Beethoven’s 5th was crudely charted out on the classroom whiteboard. “Mary Had A Little Lamb” was beside it, and “Pachelbel’s Canon in D” was on the side wall. With samurai fluidity, the Music Theory I professor unsheathed a red pen and slashed at the well-known works, revealing profound commonalities between dissimilar songs.
It was impressive.
Her understanding of musical patterns was faultless. She peeled back the curtain on the songs’ inner workings as young students frantically took notes. It was so effective that many were chuckling at the compositions’ simplicity.
I wasn’t laughing–not even close.
It reminded me of when I assisted with an autopsy. I worked extremely hard in Human Anatomy & Physiology class to assist a top-notch coroner because I loved watching surgeries.
Autopsy, however, is not like surgery.
It was precise and professional, but there was no regard for life preservation–there was none to preserve. It was purely exploratory and done without concern for making things whole again.
The red gashes the professor inflicted upon those enduring songs offended me because we were treating the music as if it was dead. We students, who could barely finish laundry without turning everything pink, had no authority to reduce living, breathing compositions down to pieces and parts.
Music will outlive the pathologists, experts and novices alike, so it needs no defense from the likes of me. What truly concerns me are the possible damages done to those who critique art without respect.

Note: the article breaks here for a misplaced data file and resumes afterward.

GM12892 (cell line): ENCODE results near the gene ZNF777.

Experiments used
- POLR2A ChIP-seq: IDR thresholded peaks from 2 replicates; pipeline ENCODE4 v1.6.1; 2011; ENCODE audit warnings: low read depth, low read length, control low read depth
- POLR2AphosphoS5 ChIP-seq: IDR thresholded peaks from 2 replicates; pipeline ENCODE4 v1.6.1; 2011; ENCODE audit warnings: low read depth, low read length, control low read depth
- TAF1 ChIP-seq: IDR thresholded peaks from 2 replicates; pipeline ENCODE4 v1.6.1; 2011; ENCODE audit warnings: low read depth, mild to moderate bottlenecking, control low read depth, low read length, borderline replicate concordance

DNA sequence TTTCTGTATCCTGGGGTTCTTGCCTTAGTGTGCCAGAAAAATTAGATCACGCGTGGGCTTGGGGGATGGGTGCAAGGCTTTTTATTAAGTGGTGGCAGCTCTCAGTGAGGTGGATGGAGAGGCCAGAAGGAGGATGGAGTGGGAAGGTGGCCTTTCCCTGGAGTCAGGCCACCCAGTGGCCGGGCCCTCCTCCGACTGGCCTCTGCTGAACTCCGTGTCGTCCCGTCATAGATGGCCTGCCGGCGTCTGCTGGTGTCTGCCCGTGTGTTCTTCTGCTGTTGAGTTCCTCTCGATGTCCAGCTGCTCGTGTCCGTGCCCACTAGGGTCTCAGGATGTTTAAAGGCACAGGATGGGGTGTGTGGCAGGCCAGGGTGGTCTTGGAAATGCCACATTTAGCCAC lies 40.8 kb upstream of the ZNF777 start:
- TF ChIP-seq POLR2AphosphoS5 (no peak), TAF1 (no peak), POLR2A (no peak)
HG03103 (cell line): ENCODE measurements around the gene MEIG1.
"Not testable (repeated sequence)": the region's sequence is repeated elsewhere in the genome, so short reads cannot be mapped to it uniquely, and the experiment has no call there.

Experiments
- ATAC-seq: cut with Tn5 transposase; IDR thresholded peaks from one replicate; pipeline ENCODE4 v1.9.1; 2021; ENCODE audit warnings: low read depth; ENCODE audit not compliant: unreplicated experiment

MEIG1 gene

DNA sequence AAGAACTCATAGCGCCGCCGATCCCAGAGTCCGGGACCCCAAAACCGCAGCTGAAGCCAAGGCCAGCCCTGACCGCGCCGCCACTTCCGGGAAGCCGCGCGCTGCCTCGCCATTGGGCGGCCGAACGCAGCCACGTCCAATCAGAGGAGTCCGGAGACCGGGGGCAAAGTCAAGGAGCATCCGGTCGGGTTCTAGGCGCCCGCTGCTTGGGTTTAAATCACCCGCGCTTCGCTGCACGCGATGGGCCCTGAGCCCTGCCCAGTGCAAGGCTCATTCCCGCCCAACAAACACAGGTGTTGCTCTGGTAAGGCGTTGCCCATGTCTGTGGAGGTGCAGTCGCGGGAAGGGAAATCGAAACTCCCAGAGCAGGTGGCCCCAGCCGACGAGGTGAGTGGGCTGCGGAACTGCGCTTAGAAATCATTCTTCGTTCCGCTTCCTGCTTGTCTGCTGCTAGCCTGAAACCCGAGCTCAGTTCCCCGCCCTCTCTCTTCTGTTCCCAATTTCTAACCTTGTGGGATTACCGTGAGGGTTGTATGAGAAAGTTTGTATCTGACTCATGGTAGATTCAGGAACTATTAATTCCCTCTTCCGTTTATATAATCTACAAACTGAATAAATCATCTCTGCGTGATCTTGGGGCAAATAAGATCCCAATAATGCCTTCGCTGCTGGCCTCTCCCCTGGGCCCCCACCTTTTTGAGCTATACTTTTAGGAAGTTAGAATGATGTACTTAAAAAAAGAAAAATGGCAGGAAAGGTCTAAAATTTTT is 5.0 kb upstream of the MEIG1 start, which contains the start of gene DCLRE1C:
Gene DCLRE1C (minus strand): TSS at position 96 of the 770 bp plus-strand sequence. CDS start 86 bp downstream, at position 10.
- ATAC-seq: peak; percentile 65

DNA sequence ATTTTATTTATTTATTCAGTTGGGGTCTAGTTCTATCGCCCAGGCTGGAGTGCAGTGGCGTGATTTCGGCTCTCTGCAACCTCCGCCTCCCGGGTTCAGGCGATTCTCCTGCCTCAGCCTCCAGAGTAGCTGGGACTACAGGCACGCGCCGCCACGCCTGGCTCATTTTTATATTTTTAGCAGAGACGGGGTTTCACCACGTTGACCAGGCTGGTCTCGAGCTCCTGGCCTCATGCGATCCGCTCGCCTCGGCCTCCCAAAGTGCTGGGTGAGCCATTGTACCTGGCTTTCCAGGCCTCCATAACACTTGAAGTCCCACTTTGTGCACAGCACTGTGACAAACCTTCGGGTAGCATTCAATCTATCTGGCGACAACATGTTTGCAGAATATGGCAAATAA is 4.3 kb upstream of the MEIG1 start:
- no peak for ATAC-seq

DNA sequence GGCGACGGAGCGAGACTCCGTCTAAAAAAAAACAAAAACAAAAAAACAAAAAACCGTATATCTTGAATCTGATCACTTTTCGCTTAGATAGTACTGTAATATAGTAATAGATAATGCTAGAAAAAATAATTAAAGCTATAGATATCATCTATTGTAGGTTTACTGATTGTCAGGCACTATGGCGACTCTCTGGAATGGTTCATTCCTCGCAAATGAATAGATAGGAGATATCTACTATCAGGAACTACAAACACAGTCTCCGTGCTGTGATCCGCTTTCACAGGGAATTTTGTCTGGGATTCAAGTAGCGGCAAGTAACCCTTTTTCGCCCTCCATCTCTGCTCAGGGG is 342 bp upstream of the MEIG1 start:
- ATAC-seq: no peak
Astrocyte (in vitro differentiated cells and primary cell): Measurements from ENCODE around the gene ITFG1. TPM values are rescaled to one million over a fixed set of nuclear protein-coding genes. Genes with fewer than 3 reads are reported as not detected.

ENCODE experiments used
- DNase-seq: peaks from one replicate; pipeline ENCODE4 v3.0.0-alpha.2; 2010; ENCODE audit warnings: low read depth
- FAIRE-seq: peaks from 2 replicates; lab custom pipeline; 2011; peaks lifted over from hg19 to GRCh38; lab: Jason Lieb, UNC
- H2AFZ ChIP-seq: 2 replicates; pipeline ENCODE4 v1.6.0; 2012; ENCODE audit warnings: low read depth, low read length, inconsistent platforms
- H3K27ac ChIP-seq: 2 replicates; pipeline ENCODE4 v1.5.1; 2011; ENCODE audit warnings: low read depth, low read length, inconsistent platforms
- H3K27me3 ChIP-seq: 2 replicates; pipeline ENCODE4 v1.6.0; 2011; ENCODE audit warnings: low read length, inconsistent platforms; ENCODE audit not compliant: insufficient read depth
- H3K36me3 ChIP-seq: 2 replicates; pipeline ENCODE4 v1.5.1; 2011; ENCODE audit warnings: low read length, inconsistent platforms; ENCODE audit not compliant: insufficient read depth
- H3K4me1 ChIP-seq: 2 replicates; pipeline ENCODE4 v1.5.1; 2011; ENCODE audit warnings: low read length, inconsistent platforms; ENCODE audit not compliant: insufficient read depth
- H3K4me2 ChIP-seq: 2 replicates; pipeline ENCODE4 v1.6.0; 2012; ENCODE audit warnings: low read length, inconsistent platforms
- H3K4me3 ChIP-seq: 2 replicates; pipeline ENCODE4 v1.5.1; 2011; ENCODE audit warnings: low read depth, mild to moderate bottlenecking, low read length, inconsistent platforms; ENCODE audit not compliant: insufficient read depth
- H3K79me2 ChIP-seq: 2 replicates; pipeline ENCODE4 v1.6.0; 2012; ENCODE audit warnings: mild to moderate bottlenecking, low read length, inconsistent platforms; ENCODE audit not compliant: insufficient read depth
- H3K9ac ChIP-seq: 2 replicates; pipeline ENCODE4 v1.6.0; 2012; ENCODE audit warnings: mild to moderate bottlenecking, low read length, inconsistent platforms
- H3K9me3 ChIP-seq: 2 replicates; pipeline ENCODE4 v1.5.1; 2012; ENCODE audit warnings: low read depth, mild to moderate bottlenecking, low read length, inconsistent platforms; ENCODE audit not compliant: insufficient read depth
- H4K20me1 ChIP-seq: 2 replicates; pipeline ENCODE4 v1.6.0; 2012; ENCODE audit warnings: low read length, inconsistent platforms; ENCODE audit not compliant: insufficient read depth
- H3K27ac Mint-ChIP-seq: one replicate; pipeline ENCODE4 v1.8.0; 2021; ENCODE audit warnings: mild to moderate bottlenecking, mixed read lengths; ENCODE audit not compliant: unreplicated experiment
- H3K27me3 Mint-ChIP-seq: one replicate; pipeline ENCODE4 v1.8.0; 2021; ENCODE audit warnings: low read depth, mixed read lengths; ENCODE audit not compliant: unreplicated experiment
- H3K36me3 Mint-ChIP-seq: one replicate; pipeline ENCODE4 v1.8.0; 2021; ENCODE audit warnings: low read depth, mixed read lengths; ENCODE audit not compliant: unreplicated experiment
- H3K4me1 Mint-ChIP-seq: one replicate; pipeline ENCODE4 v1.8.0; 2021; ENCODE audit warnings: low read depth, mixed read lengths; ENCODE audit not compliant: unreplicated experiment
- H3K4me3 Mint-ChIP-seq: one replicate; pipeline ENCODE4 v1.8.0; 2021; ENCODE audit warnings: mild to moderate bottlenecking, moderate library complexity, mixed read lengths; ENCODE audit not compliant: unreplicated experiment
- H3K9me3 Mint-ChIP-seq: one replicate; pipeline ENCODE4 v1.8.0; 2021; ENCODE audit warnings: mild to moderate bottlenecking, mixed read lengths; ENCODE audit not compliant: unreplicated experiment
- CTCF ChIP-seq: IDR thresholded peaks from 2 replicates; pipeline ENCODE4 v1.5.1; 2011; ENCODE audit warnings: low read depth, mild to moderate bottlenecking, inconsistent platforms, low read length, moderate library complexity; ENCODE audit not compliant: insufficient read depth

- The first danger lies in getting so caught up in how everything works that students of art may no longer experience the wonder that drew them to explore it in the first place.
Art, whether it is in song, painting, poetry, or a human body, is God-breathed and bears His characteristics. It is possible to become so studied in the cellular structure of the Pseudotsuga menziesii that we forget the scent and beauty of a Douglas Fir forest. Wonder is precious. Protect it by stepping back, viewing art in context, and acknowledging its source.
- The second danger lies in stifling our own creativity.
If we reduce a great symphony to logical bits, what hope do we have that we could ever create something worthwhile ourselves? We risk ensnaring our own creativity with expectations so unrealistic that we are not likely to try escaping. Approach art, especially your own, as a work in progress.
- The third danger lies in stifling the creativity of those around us.
We’ve all been around people who are destructively motivated in their criticism. It’s no mystery that we don’t want to share anything risky or precious with them. Criticism is extremely valuable, but wait–or ask–for an invitation to give it. When you offer it, recognize your preferences for what they are, and let your motive be of restoration.
By all means, explore art. Take up scalpels or red markers and learn how things work under the surface. But, for your own well-being and those around you, do so with humility and respect. Remember, that piece of art is alive.